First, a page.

Wall Street can't seem to determine whether Overstock.com ( OSTK) is the next eBay or another looming dot-com disaster. The company's stock is up 58.4% this year and set a record high earlier this month. But the gain appears to be mainly the result of a short squeeze, and many investors and analysts remain sharply critical of the company and its prospects. "I'm not a believer that these guys are going to make money," said Rob Wilson, who covers the company for Tiburon Research Group. Last year, Overstock's profits declined even though its sales skyrocketed, Wilson noted. "That flies in the face of the conventional wisdom as to what everyone thought was going to be the case here." (He does not own Overstock shares and Tiburon does not do investment banking.) Predictably, CEO Patrick Byrne was more sanguine about the company's recent results, noting Overstock losses in recent quarters are far less than those of rival Amazon.com ( AMZN) when it had similar revenue. "We should come within a percent of breakeven this year," Byrne said in a
recent interview with TheStreet.com. "If we can keep it up, at some point -- people can doubt all they want -- but at some point, they're going to have to give credit to the franchise we've built." Last month, Byrne put his money where his mouth is, spending some $12.8 million to buy 620,000 shares of Overstock, according to regulatory filings. Byrne now beneficially owns some 6.8 million shares of Overstock, or about 40.6% of the company. Byrne's move came as investors were shorting some 44% of the company's public float, according to Yahoo! Finance. His purchase amounted to nearly 80% of the company's average daily trading volume, prompting many short-sellers to cover their bets and buy shares. Notably, Overstock shares are up 60% since Byrne's move.
Byrne acknowledged being aware of the heavy short interest in Overstock shares at the time of the purchase, but denies trying to squeeze short-sellers. "I bought the stock because I thought it was a good deal," Byrne said. "Reality is going to tell us who's right and who's wrong." For a number of investors and analysts, Overstock's operating performance already shows what's wrong with the company.
Rising Sales Lag ExpensesSoon after the company launched, Byrne showed reporters and investors a chart projecting steadily decreasing losses that led inexorably to fast-growing profits. As recently as the fourth quarter of 2002, the company seemed to be well on its way to meeting that expectation, when it posted its first-ever net profit. However, the company's results soon diverged from the pretty parabola as Overstock.com posted a worse-than-expected first-quarter result last year and a worsening bottom line in the third and fourth quarters. All told, the company went from generating $2.5 million in cash from operations in 2002 to seeing an operating cash outflow of $10.4 million last year. That cash drop came despite what would have been a 91% gain in sales last year if not for an accounting change. The problem Overstock faced was that its expenses grew far quicker last year than its fast-paced revenue. For instance, the company's product and fulfillment costs soared 191% in 2003 to 89.3% of sales, while advertising costs grew 165% to $18.5 million. "You've seen what happened, they built volume and their margins have gone to hell," said one hedge fund manager, who is short the stock and asked not to be named. "The bottom line is their business model doesn't work." Byrne, of course, has a different take. The company's sales started to stall last year because of a drop in inventory, he said. Overstock poured money into marketing to jump-start its sales last year. Now that the company's sales are back on track, marketing expenses should start to decline as a portion of revenue. And Overstock's bottom line should again approach profitability, he said.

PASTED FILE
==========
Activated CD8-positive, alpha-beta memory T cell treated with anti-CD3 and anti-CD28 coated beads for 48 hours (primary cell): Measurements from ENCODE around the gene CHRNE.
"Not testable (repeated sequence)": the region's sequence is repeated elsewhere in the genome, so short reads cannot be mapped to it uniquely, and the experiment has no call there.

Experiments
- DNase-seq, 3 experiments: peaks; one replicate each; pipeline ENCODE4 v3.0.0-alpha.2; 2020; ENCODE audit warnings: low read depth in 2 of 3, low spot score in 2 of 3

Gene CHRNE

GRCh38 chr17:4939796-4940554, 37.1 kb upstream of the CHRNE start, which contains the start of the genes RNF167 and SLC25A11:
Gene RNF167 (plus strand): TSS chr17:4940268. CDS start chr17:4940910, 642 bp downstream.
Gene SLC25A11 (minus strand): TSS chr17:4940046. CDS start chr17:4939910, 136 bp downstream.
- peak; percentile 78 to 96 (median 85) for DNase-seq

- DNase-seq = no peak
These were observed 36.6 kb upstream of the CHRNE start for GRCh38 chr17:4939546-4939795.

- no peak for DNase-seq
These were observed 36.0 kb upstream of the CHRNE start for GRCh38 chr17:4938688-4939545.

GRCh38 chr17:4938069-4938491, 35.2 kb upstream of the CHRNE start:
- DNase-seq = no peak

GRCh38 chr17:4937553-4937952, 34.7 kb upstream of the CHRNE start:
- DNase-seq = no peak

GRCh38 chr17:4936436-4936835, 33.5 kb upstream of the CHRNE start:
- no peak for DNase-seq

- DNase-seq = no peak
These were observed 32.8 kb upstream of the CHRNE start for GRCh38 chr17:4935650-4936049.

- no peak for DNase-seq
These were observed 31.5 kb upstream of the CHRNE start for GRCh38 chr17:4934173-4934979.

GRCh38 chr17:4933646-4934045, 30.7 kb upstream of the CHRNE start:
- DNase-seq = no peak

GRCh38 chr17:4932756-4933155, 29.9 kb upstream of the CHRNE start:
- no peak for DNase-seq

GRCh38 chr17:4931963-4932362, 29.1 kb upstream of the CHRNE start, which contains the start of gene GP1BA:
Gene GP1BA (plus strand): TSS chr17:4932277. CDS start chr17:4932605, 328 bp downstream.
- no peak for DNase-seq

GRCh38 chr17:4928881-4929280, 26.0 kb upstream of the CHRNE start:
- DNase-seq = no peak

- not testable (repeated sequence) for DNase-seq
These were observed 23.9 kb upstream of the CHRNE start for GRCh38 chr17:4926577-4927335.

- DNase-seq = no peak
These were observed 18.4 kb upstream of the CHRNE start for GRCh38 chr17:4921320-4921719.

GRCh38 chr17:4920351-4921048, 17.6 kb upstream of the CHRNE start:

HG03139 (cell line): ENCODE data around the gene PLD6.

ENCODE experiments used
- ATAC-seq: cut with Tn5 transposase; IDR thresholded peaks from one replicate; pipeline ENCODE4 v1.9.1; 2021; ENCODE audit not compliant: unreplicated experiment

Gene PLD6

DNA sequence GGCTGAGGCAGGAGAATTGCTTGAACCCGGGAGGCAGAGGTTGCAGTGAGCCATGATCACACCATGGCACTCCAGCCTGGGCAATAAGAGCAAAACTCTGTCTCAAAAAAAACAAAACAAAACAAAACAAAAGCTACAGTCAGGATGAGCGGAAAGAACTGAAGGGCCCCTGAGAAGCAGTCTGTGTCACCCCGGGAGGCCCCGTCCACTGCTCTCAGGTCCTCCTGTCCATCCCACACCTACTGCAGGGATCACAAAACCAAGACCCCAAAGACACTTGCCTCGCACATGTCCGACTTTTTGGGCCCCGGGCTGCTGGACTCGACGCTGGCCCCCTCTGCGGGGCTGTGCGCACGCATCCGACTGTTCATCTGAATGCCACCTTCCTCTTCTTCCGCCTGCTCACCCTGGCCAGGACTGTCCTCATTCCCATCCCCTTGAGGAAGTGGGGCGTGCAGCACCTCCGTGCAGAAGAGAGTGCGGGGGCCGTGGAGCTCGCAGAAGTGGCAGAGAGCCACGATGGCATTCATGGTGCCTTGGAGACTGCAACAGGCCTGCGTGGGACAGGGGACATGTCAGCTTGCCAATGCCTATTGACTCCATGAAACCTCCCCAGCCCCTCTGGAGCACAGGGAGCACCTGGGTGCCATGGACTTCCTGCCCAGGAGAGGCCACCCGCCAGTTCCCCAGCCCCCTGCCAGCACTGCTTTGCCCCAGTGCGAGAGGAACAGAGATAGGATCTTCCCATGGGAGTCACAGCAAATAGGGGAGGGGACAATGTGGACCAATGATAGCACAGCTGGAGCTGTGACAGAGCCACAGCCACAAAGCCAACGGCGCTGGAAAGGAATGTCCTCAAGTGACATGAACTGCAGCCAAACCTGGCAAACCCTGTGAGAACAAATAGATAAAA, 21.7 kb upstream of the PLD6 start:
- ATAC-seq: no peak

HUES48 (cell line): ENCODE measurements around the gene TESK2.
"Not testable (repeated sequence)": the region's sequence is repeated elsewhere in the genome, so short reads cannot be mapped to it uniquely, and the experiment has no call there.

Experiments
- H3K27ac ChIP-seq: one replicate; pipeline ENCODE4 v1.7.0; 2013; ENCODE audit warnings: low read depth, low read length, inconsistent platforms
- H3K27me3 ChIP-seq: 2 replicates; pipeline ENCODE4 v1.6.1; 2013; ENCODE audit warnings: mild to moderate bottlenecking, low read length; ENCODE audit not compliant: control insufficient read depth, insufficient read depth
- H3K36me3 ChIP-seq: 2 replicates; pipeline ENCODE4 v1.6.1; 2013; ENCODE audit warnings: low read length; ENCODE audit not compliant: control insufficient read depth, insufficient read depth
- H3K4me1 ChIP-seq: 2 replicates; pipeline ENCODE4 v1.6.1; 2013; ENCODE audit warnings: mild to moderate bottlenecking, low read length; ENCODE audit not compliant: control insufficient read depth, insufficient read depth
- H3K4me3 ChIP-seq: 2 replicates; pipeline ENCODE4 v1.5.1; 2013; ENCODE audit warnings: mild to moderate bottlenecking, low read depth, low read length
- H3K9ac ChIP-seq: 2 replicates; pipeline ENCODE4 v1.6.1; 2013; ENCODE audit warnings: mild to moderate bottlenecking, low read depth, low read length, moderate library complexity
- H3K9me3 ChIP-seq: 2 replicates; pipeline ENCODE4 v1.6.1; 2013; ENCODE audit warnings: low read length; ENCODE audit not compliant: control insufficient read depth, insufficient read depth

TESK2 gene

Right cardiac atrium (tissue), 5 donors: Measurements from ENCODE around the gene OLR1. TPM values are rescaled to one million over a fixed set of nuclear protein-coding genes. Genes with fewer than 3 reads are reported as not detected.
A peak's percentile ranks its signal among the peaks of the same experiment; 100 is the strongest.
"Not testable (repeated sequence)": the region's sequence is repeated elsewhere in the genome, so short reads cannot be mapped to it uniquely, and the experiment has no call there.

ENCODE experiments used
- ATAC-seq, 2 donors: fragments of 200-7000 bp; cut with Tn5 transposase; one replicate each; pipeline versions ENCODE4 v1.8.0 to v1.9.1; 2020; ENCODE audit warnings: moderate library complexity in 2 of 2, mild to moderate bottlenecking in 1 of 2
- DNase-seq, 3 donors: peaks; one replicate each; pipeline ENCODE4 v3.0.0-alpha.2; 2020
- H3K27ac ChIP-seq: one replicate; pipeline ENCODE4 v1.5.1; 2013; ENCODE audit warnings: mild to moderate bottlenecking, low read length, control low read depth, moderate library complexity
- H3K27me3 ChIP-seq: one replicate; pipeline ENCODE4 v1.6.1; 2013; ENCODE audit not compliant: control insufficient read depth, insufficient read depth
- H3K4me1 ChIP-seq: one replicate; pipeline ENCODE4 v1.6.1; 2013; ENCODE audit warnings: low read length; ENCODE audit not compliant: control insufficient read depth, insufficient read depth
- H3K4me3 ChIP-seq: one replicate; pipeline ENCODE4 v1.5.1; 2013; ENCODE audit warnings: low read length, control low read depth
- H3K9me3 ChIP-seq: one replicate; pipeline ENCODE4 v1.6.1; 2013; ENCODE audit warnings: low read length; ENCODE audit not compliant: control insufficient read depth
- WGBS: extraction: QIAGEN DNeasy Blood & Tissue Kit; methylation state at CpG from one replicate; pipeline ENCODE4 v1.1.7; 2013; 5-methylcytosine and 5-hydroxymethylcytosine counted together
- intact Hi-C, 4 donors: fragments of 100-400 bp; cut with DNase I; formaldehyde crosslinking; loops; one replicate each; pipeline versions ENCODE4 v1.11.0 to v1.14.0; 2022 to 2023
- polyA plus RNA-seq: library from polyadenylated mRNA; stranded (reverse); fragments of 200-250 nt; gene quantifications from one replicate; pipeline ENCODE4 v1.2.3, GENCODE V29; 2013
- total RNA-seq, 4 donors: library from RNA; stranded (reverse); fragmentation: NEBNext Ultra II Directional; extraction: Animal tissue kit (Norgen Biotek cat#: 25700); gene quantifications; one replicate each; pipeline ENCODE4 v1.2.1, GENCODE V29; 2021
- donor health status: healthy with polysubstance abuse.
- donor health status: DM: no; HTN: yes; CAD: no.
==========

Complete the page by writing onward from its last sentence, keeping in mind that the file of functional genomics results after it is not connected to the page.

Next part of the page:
"You're getting us right at the moment where we gunned it," Byrne said, comparing Overstock to a speed boat or a sea plane. "That moment looks like we're using a ton of fuel for the speed that we've attained." But Overstock may not have long to get back up to speed. The company's operating problems could soon lead to a cash crunch, skeptics warn. Despite its worsening loss, Overstock's cash balance actually jumped 161% last year to $28.8 million as of Dec. 31. But much of that jump came from a public offering in February last year that raised $24 million. Meanwhile, the company's accounts payable balance swelled 121% to $30.4 million at the end of last year. In its annual report, the company said its cash balance dipped to less than $10 million at one point in the fourth quarter. Byrne said the company saw its cash balance dip by $15 million to $20 million in January as it paid down its payables balance. Skeptics say the company's cash balance could become a critical factor later this year when Overstock needs to start buying inventory for the holiday season. "He would be out of business if he can't buy inventory," said one buy-side analyst, who also asked not to be named. "The only way they'll be able to afford that inventory is by raising more capital. That's the reality that no one points out. This is a business that burns cash and needs more cash to stay in business." The company appeared to acknowledge its need for more cash last month, when it filed a shelf registration, proposing to raise up to $64.5 million by selling some 2.5 million shares. But Byrne hopes not to tap into the public markets again so as to prevent further diluting shareholders. Overstock's third-party sales generate cash because the company sees revenue from such sales immediately, but doesn't have to pay vendors until 15 or 30 days later, he noted. As the company's sales grow, that third-party cash should swell, he said. Byrne acknowledged that the company will likely need cash for the holidays. But Overstock has established a line of credit with a bank that it plans to draw on during the holidays. That may obviate the need for another public offering, he said. "It's not clear whether we will need more cash or not," Byrne said. "There's the prudential argument, to put extra cash away, that's just the prudent thing to do. But I'm not in a real hurry to pull the trigger on that."